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CommodoreKid
June 24th, 2009, 11:23 AM
As replacement parts are currently en route for one of my C64s, Ive been trying to remove the underside metal plate from it.

The problem I have found is that these things are ridiculously hard to desolder. I have tried my useless solder sucker (lame), as well as desoldering braid (a copper woven strand that you put in between the iron and the solder to be removed) to no avail for either of them.

I have read that the solder on these joints happens to be very heat resistant, because this piece acts as a heat sink as well as RF shield. Therefor, my attempts haven't gone so well to free up only 10 solder joints (technically its 11, but one of mine was never attached by the factory).

So, Im sure that some of you have found an effective way to remove this large plate from the underside of your C64. I would love to hear how you were able to do it.

PS: I did read about somebody who just took pliers to it and ripped it right off- I would like to AVOID this strategy if at all possible.

RetroHacker_
June 24th, 2009, 11:35 AM
The solder braid isn't going to work too well in this situation - you already are having trouble heating the solder, you don't need to compound it by heating the braid as well.

You are correct about what is happening - the tin shield (as well as the ground plane on the board) is acting as a heat sink, and preventing you from heating it enough to melt the solder effectively. You need a bigger iron. I have a 40 watt iron I use for this bigger stuff.

You also don't need to remove all the solder on these tabs. Suck off what you can with the solder-sucker, but generally, you need to just heat it with the iron, and once the solder is melted and you can find the edge of the tab, lift it up with a tiny screwdriver or a pick.

-Ian

Bungo Pony
June 24th, 2009, 06:05 PM
For these types of things, I usually use a soldering gun instead of an iron. Guns are typically hotter and will do a good job at melting the solder.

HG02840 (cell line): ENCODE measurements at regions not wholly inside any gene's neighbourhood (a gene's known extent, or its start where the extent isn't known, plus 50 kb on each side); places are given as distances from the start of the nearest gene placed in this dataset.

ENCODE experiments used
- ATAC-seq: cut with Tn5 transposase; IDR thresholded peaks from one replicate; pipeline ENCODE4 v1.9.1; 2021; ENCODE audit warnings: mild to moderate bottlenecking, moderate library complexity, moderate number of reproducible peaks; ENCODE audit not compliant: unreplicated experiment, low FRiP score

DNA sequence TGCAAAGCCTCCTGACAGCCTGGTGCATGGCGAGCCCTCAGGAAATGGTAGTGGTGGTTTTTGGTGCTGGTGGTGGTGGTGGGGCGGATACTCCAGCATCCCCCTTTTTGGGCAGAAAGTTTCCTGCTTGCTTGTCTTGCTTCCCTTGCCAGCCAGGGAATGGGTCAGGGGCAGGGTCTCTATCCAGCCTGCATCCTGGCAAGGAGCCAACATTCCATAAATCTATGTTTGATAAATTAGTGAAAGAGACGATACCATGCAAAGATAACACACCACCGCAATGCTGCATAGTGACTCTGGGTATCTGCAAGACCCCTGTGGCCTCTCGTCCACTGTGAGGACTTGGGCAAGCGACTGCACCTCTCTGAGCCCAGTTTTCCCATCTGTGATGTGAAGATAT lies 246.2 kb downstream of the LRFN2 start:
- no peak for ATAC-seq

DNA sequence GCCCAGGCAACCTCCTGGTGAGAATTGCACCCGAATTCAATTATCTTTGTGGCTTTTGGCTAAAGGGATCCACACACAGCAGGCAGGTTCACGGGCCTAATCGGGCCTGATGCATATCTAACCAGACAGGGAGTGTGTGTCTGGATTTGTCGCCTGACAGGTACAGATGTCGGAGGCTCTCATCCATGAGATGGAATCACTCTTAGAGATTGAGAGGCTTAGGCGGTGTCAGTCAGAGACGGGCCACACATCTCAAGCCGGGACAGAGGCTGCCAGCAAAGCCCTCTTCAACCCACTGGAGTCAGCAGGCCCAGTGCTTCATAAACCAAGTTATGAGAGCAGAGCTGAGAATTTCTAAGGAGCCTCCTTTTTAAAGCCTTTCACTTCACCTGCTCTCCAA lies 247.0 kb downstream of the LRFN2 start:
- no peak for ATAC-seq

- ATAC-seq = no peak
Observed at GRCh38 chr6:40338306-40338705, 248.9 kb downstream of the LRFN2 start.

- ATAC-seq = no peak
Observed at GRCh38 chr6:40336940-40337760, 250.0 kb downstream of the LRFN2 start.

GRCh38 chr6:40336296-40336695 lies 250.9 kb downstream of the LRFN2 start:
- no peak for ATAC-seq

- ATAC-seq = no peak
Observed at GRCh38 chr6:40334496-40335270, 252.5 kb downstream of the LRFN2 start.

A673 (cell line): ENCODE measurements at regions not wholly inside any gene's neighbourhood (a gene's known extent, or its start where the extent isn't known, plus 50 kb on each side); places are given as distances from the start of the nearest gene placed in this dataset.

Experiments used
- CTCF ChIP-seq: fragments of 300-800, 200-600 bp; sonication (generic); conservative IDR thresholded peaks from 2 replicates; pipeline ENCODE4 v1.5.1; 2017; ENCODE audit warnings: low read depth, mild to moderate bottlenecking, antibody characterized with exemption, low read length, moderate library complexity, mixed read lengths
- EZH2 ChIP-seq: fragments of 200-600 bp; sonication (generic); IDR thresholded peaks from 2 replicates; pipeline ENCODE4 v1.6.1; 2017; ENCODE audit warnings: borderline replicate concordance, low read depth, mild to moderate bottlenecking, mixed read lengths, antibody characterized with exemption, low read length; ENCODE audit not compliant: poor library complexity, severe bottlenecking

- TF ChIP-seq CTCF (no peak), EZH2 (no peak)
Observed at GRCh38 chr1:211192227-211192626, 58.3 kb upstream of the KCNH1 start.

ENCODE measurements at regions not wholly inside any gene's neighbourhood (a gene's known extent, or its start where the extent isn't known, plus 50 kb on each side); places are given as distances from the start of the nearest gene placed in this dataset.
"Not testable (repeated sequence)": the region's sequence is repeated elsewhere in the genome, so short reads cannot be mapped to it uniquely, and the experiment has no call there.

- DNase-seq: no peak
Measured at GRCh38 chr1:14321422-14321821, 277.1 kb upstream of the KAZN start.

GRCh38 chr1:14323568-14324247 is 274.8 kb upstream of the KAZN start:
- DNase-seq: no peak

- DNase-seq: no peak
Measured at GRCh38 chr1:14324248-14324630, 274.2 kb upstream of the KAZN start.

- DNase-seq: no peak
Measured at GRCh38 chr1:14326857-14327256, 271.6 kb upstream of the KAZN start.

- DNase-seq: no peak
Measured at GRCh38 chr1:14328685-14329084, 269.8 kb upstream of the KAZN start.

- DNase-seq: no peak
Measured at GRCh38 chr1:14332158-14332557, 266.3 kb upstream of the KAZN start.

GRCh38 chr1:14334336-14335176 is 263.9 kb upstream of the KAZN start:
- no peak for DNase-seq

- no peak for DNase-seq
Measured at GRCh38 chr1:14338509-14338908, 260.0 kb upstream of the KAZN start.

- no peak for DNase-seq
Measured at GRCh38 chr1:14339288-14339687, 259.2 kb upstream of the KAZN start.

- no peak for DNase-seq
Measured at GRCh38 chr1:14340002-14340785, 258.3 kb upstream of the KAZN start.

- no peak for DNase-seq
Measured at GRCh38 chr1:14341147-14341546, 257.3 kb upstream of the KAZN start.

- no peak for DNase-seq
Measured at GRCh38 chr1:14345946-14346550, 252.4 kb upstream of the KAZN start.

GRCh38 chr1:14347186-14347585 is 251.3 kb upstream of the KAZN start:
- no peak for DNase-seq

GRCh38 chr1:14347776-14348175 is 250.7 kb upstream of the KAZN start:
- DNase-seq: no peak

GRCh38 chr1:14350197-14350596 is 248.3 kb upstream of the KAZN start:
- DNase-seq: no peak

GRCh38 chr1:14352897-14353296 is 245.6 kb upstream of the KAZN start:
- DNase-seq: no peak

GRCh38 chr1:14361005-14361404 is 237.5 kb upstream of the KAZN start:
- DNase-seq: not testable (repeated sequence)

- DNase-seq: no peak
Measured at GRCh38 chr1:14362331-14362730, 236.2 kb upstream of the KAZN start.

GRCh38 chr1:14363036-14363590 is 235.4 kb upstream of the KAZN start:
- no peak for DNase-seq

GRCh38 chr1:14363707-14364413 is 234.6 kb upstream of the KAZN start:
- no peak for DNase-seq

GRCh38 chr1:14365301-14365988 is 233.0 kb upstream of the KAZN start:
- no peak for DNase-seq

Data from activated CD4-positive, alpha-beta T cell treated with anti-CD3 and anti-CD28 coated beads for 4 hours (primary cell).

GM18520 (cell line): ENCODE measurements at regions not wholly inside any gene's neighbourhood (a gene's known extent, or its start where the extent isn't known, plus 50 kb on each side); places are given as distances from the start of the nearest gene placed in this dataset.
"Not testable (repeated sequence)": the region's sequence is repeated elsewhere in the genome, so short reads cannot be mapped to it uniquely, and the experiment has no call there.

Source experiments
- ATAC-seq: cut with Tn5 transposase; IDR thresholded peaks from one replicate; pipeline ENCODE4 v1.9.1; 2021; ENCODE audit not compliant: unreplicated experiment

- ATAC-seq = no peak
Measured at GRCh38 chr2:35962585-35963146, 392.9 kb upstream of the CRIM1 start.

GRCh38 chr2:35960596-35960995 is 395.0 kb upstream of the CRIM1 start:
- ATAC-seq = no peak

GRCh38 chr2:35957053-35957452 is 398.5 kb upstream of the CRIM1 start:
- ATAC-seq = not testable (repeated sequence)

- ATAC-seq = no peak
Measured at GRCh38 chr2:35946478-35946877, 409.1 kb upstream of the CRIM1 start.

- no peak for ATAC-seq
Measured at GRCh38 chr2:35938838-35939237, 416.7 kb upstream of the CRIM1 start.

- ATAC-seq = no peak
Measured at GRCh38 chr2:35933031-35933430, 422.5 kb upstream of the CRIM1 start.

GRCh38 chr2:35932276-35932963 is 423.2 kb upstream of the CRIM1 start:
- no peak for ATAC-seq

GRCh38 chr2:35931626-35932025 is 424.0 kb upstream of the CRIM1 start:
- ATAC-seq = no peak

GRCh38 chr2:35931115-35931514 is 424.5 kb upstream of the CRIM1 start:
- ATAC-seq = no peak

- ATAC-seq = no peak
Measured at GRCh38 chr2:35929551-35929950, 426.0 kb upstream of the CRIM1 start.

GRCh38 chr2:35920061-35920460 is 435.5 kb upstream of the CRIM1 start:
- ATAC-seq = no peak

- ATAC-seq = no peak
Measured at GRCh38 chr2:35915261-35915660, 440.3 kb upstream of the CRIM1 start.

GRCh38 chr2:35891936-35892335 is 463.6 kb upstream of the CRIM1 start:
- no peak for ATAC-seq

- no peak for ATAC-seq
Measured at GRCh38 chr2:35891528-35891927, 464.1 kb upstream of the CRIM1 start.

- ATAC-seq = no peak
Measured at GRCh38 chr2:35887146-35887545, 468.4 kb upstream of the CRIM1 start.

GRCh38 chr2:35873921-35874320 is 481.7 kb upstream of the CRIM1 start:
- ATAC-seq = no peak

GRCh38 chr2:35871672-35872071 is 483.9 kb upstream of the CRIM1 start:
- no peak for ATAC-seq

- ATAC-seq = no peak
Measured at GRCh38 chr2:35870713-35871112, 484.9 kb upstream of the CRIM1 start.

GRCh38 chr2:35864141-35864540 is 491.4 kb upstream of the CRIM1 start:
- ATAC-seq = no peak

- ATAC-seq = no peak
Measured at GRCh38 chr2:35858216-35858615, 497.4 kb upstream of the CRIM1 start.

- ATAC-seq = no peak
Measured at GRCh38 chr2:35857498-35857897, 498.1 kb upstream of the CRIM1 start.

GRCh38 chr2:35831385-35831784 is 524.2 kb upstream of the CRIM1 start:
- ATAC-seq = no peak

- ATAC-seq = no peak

Druid6900
June 24th, 2009, 08:12 PM
For these types of things, I usually use a soldering gun instead of an iron. Guns are typically hotter and will do a good job at melting the solder.

Agreed. You'd be there all day with a soldering iron. Just heat the joint up, bend it up a bit and move on to the next.

When you're going to put it back on, bend the tabs flat again, position it, heat it up with the soldering gun, add a little more solder and move on to the next.

5 minutes to get it off, 5 minutes to get it back on (make sure it's straight) and you aren't going to damage anything

CommodoreKid
June 29th, 2009, 06:55 PM
Success!

I bought a 40-watt soldering iron and some fresh flux (mine was actually for use with sweat-soldering pipe joints, this new stuff is for electronics).

It took a bit of finagling to get one or two of the tabs bent up, but all of them came off. I just removed some of the solder with the de-soldering braid, and bent the tabs up. That is, all but one. The last one right next to the power plug was just not melting, and I was getting antsy, so I just twisted and it popped off. It doesn't look pretty, but who cares?

So I successfully removed the RF shield/heat sink. Thank you for your advice on how to go about it.

Next comes de-soldering the existing RAM, when I get a chance. The replacement RAM arrived on Friday, but I'm waiting on the sockets to get here. I sent them by UPS ground, and they didn't arrive till today, and I left town yesterday, so they have to be forwarded my way. I figured sockets would be a good idea to prevent too much hassle next time I have a RAM problem.

Thanks again!

Druid6900
June 29th, 2009, 07:01 PM
Yeah, nothing like a little patience, eh?

Chuck(G)
June 30th, 2009, 07:25 AM
I bought a 40-watt soldering iron and some fresh flux (mine was actually for use with sweat-soldering pipe joints, this new stuff is for electronics).

I hope you didn't use that plumbing flux on any electronics--ever. It's typically acid flux (usually ammonium chloride-based) and will corrode the bejeezus out of electronic components with time. Same principle for flux for stained-glass work--it's murder on electronics.

When doing brasswork, I use an acid flux (Stay-Clean) and it'll corrode anything the vapors get close to.

Bungo Pony
July 2nd, 2009, 04:27 PM
May I ask what you're planning to do with your Commodore? Just replacing dead RAM, or improving/upgrading it?